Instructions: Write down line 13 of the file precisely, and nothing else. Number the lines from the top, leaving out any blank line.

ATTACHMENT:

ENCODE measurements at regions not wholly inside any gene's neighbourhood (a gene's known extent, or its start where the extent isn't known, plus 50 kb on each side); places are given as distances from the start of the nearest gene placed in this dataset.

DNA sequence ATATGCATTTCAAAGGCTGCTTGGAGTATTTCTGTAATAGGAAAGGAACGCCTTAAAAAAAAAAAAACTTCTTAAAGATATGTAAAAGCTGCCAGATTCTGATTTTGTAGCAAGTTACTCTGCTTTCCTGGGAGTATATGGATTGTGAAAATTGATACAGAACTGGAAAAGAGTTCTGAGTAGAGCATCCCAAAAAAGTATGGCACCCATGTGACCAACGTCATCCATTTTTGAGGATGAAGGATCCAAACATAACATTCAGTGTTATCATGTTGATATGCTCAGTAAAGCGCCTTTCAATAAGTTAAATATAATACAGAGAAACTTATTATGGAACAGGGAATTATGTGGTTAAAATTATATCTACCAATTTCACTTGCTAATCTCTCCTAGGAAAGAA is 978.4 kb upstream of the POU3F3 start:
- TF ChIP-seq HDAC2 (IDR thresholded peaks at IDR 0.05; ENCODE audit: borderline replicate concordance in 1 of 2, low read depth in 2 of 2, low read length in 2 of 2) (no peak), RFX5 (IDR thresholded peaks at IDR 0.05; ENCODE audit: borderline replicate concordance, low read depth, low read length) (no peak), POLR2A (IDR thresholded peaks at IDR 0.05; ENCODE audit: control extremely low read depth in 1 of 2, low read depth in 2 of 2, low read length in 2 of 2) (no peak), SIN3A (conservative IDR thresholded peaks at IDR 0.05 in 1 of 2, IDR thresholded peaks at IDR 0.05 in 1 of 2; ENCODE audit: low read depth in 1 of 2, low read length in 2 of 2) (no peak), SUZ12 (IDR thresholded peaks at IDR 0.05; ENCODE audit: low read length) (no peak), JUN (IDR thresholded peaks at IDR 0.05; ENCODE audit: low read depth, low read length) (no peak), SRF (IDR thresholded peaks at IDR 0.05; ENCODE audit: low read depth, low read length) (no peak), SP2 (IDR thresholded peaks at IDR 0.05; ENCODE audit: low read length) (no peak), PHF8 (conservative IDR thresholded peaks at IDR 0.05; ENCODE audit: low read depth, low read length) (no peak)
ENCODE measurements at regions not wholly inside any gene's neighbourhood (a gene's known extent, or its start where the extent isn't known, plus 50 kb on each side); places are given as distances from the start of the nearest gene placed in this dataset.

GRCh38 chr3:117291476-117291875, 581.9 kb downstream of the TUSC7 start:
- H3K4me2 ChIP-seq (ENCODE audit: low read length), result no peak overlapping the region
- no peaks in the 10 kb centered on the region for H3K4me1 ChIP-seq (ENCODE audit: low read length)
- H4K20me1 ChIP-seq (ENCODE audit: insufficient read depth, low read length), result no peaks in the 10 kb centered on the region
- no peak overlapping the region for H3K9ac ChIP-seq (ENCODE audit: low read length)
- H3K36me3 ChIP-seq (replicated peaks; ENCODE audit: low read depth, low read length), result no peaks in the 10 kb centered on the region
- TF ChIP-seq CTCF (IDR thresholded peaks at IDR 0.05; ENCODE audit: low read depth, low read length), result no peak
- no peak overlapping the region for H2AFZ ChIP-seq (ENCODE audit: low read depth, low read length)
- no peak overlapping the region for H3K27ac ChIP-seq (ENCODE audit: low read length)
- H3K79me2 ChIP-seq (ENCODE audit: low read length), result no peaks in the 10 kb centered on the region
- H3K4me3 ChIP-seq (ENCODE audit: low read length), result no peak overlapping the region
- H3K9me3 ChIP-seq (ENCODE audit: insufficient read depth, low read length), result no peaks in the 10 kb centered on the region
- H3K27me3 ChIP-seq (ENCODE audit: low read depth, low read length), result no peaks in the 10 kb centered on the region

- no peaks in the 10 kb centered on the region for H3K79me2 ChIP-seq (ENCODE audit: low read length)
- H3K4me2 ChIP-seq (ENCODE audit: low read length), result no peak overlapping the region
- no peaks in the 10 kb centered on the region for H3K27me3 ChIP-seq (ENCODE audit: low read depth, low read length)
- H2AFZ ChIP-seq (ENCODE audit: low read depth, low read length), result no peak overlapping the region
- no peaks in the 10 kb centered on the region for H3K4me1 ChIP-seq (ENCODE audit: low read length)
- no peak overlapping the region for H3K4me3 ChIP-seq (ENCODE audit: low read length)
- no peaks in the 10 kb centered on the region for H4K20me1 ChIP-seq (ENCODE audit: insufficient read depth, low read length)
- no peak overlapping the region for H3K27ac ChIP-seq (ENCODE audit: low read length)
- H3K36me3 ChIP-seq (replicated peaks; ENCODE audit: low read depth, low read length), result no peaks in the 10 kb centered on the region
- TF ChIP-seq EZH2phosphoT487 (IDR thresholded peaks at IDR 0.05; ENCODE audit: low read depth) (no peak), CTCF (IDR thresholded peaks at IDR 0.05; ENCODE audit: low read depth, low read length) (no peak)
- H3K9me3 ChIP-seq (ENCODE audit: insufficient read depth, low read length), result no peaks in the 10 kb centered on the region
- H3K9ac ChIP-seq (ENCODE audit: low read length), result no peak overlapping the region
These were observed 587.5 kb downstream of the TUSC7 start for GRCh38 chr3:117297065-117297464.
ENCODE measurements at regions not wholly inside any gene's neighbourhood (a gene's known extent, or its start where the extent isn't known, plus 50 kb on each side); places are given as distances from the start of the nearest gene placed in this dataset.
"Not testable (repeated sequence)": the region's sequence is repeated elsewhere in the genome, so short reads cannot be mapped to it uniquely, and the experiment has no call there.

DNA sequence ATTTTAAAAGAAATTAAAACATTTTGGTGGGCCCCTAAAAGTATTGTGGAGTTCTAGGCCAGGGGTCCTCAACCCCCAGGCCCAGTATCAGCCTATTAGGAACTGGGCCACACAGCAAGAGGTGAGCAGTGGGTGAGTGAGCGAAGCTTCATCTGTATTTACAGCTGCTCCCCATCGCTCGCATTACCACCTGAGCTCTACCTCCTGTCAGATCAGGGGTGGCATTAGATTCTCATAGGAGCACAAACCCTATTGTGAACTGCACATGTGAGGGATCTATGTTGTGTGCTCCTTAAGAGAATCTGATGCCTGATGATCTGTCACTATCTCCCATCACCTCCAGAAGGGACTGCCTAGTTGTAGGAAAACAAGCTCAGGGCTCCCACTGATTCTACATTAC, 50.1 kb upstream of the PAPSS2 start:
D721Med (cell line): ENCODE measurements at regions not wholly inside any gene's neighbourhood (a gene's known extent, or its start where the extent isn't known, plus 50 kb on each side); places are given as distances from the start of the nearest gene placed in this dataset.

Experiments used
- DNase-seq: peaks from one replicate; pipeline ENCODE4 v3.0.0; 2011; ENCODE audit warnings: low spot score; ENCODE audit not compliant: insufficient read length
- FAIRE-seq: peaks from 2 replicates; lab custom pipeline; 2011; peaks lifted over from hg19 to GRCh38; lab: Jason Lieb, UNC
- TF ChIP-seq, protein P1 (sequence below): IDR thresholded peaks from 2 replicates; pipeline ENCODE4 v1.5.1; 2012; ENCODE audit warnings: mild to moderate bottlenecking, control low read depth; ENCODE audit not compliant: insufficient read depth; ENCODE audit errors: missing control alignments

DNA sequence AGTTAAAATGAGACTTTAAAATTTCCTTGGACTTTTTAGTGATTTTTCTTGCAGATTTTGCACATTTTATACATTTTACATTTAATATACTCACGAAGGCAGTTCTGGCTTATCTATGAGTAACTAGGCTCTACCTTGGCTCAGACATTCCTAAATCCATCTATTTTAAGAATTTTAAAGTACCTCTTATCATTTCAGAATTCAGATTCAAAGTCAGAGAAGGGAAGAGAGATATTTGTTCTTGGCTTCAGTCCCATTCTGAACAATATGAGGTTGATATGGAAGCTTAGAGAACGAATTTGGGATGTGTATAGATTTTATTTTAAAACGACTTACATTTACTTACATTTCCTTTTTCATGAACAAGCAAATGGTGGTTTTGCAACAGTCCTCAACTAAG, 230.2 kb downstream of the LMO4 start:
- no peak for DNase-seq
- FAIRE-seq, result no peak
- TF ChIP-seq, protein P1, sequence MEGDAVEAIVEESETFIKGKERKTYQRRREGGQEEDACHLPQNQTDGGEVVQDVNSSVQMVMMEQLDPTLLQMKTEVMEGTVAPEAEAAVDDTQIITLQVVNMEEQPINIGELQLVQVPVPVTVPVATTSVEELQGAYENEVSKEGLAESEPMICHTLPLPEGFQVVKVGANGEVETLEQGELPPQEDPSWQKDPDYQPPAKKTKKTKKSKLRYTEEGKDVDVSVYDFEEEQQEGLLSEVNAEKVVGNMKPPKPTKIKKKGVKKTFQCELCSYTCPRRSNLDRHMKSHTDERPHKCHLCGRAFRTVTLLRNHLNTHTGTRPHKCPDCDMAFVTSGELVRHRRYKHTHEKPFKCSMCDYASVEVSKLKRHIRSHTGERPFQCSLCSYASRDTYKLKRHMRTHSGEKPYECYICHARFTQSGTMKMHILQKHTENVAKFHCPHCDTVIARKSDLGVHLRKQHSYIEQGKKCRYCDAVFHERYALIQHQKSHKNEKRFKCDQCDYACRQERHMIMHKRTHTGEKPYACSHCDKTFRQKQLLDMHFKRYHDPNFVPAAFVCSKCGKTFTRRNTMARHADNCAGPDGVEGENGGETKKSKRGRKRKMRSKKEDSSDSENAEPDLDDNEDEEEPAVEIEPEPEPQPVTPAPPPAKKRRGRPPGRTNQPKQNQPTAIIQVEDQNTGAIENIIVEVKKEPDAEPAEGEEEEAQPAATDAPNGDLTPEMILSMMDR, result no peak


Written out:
- no peak overlapping the region for H3K27ac ChIP-seq (ENCODE audit: low read length)